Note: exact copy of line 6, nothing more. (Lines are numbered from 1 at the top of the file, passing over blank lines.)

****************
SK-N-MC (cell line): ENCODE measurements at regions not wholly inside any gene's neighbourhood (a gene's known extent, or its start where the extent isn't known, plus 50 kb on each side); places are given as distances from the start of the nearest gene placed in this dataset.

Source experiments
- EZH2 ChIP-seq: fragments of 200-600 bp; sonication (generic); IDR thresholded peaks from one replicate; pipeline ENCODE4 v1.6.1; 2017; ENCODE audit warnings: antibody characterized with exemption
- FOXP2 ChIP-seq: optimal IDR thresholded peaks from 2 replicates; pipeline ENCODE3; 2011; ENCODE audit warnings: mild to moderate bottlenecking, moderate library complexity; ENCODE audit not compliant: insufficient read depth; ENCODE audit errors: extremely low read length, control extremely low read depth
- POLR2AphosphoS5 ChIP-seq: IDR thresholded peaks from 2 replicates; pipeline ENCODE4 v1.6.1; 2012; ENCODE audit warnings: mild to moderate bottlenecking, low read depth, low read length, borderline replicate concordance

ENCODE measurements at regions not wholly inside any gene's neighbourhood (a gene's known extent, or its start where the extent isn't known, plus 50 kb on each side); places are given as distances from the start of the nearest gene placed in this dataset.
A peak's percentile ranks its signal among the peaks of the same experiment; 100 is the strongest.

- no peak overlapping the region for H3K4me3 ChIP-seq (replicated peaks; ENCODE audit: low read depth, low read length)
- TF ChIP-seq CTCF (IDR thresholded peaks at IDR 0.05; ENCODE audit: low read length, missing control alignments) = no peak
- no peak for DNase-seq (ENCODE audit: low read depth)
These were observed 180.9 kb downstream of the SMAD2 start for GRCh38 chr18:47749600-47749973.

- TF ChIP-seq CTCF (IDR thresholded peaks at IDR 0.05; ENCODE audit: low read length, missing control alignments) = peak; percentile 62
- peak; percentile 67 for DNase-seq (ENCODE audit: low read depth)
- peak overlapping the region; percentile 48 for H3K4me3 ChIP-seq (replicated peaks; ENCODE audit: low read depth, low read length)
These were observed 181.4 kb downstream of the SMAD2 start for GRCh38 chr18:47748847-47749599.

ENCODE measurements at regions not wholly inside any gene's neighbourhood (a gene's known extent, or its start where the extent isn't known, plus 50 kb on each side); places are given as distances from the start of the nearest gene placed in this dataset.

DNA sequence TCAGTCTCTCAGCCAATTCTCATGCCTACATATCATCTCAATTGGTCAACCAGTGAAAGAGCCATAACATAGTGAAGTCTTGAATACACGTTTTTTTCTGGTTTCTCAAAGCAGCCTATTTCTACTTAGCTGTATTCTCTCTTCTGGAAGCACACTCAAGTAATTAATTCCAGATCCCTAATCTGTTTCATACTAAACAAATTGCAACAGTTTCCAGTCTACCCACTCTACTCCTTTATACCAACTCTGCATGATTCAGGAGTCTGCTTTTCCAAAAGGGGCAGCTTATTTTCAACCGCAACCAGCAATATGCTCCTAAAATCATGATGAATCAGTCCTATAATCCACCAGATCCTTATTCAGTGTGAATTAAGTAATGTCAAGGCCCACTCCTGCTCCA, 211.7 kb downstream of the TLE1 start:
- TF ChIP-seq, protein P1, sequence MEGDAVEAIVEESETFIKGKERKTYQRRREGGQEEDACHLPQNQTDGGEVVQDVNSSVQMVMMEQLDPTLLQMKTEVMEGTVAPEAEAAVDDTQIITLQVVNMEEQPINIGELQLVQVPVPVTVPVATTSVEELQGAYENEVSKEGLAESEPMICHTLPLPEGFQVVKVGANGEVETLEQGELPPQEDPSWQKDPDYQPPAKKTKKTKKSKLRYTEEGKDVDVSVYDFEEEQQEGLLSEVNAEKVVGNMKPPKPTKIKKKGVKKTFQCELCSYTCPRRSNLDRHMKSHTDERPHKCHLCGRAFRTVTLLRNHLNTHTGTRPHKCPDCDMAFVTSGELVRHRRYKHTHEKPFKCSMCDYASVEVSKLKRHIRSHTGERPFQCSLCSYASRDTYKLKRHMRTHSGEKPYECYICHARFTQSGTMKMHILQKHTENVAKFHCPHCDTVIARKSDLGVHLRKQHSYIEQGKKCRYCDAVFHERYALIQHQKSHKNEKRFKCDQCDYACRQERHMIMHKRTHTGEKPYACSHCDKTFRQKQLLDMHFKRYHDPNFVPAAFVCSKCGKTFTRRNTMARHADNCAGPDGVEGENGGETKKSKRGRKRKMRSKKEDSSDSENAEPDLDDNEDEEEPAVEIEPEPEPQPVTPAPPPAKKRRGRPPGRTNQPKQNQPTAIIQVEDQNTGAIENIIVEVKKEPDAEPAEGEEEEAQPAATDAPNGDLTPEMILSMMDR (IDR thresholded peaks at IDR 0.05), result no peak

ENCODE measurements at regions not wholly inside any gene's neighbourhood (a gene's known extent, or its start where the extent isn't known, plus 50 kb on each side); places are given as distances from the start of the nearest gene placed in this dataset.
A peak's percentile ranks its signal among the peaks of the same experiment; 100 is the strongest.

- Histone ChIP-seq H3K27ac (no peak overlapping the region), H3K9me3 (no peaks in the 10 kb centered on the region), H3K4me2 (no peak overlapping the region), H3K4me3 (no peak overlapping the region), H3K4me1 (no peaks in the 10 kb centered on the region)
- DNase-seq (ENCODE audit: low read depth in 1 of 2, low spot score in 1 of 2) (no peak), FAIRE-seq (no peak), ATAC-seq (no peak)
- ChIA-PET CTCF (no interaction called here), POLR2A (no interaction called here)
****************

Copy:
ENCODE measurements at regions not wholly inside any gene's neighbourhood (a gene's known extent, or its start where the extent isn't known, plus 50 kb on each side); places are given as distances from the start of the nearest gene placed in this dataset.